Fires at waste and recycling facilities continued to be a problem in 2022, with at least 390 incidents reported by the media in the United States and Canada, according to data from Fire Rover, a fire suppression system company.
During a recent webinar hosted by the National Waste & Recycling Association, Ryan Fogelman, a partner at Fire Rover, said that number is the highest since he started collecting fire incident data in 2016. That compares to 367 reported incidents in 2021 and 317 in 2020. In 2022, waste and recycling facility fires caused 56 reported injuries and 2 reported deaths, he said.
The industry has long suspected that lithium-ion batteries are a growing fire hazard because of their tendency to ignite when crushed or bent — and their increasing prevalence in everything from light-up shoes to birthday cards. Recent state and federal actions aim to curb fires by bolstering safe collection strategies.
Pinpointing the cause of these fires can be tough, Fogelman said, partly because media reports often don’t list a cause, but anecdotal reports show a significant portion of facility fires are related to batteries. Waste and recycling operations face other diverse fire hazards because of the nature of their facilities, he said, which often house large machinery, store combustible chemicals and perform hot work tasks that can emit sparks.
“We’re starting to see some really serious lithium-ion battery-specific fires,” he said.
In a recent example, operators of the Seminole County Central Transfer Station in Florida, which experienced a fire in December that caused almost $500,000 of damage, told local news station WESH that the fire was likely caused by lithium-ion batteries.
Batteries are also to blame for smaller fires. In February, a laptop caught fire inside a Rumpke Waste & Recycling truck in Columbus, Ohio, prompting the driver to pull into an empty parking lot to dump the load. Officials in both incidents urged residents not to put battery-containing items in the trash, instead asking them to take batteries to a nearby hazardous waste disposal facility or to a retailer that offers recycling options.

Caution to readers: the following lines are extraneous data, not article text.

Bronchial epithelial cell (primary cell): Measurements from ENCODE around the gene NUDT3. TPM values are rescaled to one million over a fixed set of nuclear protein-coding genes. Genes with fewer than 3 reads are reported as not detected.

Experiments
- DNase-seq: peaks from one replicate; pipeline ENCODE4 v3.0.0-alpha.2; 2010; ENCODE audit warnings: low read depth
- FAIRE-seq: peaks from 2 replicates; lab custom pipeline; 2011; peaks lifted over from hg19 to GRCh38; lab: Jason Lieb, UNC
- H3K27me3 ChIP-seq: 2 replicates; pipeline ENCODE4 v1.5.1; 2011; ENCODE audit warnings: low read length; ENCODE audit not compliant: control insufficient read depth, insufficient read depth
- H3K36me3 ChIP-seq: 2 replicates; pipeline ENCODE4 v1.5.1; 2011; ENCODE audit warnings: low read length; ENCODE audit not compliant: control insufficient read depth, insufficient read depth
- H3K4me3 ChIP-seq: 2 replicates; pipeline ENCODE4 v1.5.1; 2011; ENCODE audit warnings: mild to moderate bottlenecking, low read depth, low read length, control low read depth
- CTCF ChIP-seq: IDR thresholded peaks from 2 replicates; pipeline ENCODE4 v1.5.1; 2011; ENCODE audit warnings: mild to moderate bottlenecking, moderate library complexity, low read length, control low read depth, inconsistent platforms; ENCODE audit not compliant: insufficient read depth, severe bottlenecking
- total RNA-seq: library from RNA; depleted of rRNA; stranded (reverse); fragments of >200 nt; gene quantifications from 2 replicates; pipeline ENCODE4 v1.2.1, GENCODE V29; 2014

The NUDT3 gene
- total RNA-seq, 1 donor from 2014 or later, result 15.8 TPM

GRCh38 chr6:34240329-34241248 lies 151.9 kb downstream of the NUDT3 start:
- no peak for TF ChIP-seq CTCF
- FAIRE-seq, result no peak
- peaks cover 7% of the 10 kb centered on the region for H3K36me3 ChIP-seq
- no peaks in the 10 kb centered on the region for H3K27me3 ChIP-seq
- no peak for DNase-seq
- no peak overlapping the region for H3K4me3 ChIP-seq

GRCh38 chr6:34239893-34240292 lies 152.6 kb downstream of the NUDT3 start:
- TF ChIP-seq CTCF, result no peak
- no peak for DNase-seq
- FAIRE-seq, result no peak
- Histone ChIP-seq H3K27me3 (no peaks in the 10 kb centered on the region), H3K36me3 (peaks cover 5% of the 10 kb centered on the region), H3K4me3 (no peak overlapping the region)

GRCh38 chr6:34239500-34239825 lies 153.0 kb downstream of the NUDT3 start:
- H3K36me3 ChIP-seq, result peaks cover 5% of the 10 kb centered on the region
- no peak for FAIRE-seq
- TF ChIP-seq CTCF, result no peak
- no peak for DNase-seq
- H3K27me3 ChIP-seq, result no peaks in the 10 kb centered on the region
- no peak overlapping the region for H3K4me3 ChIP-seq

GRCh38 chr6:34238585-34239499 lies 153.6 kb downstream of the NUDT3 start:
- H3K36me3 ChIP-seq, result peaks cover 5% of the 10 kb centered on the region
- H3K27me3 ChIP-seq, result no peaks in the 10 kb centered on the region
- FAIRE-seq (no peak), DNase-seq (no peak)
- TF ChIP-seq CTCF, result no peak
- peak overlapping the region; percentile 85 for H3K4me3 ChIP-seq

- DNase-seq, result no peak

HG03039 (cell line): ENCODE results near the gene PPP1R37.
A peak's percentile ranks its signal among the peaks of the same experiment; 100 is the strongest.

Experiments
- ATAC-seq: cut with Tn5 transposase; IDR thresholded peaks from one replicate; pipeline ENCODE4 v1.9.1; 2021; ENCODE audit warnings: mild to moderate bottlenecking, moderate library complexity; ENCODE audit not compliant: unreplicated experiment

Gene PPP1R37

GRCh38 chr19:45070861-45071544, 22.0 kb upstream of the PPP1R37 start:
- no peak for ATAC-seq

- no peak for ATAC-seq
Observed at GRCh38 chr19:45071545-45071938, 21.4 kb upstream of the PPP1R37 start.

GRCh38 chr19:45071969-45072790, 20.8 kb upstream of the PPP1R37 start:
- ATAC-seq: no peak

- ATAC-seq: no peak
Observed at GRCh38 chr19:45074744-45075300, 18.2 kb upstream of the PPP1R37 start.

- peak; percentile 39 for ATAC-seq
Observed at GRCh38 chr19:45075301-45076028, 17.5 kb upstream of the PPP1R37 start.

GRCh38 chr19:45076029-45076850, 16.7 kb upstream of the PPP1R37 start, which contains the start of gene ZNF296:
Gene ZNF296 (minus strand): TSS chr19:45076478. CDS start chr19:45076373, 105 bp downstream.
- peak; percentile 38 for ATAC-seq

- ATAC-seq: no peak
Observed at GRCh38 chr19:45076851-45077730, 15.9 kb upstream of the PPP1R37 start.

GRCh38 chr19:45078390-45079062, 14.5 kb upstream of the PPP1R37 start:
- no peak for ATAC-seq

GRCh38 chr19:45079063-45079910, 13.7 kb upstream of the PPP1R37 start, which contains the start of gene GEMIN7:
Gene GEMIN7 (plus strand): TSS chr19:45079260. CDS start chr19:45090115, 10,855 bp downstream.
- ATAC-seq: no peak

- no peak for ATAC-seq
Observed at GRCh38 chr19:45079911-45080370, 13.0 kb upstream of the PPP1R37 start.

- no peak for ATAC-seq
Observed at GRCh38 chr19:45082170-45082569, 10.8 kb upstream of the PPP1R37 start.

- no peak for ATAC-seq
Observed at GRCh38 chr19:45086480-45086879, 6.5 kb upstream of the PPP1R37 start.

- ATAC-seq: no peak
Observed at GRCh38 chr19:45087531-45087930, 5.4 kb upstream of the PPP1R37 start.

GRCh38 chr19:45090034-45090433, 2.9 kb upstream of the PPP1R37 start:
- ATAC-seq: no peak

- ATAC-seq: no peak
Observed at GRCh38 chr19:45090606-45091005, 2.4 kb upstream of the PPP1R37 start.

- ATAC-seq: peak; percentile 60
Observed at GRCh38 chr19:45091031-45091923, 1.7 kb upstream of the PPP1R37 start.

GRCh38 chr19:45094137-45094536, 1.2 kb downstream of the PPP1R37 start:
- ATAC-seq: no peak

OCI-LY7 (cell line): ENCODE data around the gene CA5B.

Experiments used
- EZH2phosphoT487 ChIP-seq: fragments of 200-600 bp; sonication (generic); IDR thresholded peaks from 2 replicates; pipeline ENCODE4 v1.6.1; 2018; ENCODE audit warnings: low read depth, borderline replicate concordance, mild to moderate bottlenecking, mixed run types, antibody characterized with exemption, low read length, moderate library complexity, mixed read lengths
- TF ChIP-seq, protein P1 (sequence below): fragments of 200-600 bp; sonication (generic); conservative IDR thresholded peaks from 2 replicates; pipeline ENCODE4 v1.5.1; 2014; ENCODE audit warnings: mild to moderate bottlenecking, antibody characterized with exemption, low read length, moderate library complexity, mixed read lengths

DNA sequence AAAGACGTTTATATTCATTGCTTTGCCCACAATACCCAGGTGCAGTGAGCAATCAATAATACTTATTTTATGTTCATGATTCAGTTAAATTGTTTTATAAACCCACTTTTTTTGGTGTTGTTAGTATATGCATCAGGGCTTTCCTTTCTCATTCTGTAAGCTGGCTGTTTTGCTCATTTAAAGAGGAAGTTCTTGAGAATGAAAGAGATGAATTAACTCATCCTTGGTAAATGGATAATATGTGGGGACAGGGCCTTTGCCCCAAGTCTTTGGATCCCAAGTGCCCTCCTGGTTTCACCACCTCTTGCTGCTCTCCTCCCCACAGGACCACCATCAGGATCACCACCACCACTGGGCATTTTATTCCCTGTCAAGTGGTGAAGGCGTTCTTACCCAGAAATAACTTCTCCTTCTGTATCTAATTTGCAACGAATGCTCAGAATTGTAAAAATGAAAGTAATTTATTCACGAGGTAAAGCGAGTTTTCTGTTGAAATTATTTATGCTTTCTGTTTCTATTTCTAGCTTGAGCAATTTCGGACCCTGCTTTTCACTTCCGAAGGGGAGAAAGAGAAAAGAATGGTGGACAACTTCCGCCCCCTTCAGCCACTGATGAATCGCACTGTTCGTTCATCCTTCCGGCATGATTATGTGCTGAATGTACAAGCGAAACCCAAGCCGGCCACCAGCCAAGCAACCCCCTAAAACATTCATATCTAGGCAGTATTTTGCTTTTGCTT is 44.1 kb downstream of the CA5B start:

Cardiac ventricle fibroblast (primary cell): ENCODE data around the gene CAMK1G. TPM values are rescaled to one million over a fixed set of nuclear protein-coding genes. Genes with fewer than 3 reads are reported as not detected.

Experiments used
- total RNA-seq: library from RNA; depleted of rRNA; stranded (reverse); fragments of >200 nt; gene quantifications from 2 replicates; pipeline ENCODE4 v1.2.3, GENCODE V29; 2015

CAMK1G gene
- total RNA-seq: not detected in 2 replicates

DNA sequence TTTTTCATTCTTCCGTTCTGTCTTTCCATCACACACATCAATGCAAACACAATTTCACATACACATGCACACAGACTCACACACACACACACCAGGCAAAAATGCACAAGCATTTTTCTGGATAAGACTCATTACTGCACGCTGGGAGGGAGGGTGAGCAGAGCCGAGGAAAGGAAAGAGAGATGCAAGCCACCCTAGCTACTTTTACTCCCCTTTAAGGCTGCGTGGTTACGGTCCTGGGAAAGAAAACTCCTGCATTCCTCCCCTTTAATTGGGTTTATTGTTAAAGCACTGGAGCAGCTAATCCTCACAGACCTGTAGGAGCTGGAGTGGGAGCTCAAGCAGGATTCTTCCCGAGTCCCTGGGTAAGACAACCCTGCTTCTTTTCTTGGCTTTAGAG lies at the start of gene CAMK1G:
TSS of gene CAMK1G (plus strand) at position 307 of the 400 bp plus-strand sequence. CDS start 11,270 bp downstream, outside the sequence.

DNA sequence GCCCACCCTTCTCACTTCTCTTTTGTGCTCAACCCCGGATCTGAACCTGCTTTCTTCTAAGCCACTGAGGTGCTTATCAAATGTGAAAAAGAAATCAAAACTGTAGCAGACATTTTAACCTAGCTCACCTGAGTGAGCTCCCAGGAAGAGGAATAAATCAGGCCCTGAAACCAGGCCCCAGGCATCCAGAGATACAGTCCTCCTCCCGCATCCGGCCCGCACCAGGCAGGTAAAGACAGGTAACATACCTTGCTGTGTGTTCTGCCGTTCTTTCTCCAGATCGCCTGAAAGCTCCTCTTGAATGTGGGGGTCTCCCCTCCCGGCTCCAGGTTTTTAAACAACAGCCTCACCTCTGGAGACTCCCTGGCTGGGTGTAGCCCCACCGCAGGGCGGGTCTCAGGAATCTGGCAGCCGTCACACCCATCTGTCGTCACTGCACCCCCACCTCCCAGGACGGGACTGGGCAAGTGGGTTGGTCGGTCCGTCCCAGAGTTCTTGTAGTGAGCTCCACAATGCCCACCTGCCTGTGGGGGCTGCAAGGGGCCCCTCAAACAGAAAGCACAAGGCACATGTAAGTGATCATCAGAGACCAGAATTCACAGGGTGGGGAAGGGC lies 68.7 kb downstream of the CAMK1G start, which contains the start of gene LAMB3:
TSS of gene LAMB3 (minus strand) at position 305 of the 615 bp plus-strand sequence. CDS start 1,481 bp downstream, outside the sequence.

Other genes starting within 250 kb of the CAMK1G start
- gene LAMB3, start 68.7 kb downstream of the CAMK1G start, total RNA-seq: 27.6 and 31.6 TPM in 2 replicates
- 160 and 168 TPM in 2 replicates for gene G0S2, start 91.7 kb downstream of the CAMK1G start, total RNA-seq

Organizations are working to gain better insight on facility fires. The Environmental Research & Education Foundation is collecting data on the frequency and cause of fires at MRFs and scrap recycling facilities, saying there is not enough information on overall facility fire causes and to what extent such batteries are contributing to the fires.
Recent changes to state laws prompting agencies to collect more data on waste and recycling facilities could also influence how fires get reported, Fogelman said. Fire Rover’s data is based only on incidents that are reported in the media, meaning actual fire numbers from batteries and other causes are likely to be higher, he said.
Future policy and investments could help influence how lithium-ion batteries are collected, stored and disposed.
Washington’s state legislature is mulling an extended producer responsibility bill for batteries meant to reduce fire danger at waste facilities and increase battery recycling rates. The bill, which passed the state Senate earlier this month, also calls for a public education component. “It’s urgent we take action to ensure these products containing hazardous materials don’t continue to pile up in our landfills or other places they can cause health and safety concerns,” said state Sen. Derek Stanford, the bill’s sponsor, in a news release.
Meanwhile, the U.S. EPA is in the process of creating best practices for reducing improper battery disposal and increasing access to safe collection, a task funded by $10 million from the 2021 infrastructure law. The EPA anticipates that report will be published by Nov. 15. An additional $15 million is meant to help develop voluntary labeling guidelines for batteries, due by Sept. 30, 2026. NWRA and the Solid Waste Association of North America have submitted comments, saying the initiatives are major safety priorities.
The federal government also sees lithium-ion battery recycling as a key investment and job opportunity. The 2021 infrastructure law included a total of $335 million in funding for lithium-ion battery recycling, and the Department of Energy is in the process of determining how to allocate funding for initiatives such as battery collection, transportation, processing, and recycling.
Members of SWANA and the Institute of Scrap Recycling Industries discussed the impact of lithium-ion battery fires during a U.S. Senate Environment and Public Works Committee hearing on Tuesday, where they noted ongoing challenges and costs associated with keeping the batteries out of MSW streams despite growing investment in battery recycling efforts.
NWRA, along with SWANA and ISRI, jointly developed a best practices guide for managing lithium-ion batteries in 2020. It suggests including battery prohibition language in recycling contracts and offers steps to control the materials before they reach a facility. It also suggests identification, housekeeping and fire mitigation strategies.
If a fire does start, Fogelman said it’s good for facilities to have relationships with their local fire officials. Communicate where security boxes, hoses and suppression systems are located on the property, he suggested.
Editor’s note: this story has been updated to include testimony from ISRI and SWANA members during a recent Senate committee hearing.